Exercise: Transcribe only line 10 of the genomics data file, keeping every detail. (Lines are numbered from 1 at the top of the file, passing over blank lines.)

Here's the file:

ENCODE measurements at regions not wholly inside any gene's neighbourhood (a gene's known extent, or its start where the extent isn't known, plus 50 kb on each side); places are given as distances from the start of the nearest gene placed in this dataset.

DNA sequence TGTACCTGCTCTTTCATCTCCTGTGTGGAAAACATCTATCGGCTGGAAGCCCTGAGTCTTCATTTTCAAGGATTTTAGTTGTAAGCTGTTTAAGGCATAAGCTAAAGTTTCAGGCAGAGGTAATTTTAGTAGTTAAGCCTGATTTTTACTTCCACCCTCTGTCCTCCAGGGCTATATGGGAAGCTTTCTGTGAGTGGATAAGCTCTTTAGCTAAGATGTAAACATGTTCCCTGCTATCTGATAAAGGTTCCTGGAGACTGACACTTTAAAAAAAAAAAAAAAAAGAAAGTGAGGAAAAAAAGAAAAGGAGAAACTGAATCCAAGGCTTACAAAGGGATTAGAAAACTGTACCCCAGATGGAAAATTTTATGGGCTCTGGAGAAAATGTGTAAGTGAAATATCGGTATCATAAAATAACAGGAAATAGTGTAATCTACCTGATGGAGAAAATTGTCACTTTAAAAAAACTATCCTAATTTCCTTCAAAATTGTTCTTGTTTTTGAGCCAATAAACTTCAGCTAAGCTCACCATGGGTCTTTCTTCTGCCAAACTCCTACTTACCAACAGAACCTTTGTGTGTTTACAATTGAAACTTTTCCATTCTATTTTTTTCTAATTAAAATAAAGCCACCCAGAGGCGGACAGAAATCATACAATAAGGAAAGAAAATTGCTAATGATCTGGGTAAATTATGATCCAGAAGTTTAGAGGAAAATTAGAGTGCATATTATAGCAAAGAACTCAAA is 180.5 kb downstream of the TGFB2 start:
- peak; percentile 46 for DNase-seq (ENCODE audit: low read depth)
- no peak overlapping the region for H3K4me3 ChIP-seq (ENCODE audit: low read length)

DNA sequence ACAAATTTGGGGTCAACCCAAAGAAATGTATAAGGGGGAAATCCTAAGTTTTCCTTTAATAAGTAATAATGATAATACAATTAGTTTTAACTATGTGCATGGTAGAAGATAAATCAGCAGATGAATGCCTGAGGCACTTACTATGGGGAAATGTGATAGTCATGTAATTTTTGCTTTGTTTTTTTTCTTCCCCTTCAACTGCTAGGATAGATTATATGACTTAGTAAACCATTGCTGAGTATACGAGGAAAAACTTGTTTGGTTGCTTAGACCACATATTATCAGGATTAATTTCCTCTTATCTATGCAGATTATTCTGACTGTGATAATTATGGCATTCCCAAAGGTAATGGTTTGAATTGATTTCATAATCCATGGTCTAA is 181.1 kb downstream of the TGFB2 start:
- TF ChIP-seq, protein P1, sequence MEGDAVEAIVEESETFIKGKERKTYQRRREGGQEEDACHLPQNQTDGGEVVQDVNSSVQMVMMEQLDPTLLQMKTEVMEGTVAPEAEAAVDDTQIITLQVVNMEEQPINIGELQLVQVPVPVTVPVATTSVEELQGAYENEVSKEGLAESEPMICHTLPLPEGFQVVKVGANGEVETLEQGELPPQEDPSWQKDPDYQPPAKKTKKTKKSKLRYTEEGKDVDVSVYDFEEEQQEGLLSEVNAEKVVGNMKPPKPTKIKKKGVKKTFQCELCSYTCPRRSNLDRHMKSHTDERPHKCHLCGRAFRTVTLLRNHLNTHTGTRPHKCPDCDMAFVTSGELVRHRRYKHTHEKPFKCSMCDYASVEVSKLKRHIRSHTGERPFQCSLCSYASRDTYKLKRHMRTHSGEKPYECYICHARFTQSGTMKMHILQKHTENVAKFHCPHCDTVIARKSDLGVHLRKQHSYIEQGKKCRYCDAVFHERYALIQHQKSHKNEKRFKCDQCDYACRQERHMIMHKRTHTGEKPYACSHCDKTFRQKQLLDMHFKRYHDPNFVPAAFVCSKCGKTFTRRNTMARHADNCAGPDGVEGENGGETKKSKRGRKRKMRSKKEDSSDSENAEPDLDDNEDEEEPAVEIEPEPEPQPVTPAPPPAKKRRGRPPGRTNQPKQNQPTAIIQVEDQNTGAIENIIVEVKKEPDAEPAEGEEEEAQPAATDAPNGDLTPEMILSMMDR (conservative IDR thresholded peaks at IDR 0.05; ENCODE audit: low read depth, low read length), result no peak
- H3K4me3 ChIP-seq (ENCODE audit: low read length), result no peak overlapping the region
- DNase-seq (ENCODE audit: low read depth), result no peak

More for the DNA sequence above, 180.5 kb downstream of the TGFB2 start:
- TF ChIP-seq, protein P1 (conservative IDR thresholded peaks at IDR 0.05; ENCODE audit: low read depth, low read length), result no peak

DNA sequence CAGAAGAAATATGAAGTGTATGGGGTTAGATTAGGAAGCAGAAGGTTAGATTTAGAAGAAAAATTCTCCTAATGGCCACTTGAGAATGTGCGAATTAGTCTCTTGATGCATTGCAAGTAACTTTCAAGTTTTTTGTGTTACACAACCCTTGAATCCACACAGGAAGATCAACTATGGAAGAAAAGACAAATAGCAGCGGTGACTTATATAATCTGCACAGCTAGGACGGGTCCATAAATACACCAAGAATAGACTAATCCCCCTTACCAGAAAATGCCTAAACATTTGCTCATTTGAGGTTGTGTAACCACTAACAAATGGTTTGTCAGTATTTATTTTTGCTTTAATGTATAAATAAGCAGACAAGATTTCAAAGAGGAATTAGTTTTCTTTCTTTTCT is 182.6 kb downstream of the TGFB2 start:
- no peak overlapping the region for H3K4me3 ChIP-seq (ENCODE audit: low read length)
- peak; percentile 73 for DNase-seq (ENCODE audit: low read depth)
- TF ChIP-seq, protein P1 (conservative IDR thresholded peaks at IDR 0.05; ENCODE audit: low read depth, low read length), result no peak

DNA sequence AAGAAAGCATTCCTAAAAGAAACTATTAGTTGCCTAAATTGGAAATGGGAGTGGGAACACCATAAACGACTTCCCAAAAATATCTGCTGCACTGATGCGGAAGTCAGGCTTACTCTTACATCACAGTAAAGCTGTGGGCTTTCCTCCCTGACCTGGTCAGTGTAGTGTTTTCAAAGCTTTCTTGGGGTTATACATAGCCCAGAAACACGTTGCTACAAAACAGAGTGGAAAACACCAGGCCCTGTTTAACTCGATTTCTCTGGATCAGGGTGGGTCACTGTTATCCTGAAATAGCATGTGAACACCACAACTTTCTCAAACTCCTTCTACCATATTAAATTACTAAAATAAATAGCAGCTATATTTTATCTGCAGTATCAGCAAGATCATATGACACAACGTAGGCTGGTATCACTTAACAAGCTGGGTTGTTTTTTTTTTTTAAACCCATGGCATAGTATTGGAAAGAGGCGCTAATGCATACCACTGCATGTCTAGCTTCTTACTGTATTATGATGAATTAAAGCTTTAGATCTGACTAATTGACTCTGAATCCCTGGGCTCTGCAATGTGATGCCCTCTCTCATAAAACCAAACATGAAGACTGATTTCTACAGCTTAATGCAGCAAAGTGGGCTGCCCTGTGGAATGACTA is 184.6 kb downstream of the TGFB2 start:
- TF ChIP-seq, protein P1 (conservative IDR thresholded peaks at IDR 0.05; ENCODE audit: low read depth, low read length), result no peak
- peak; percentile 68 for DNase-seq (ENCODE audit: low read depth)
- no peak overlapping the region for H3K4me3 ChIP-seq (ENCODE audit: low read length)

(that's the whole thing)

- TF ChIP-seq, protein P1 (conservative IDR thresholded peaks at IDR 0.05; ENCODE audit: low read depth, low read length), result no peak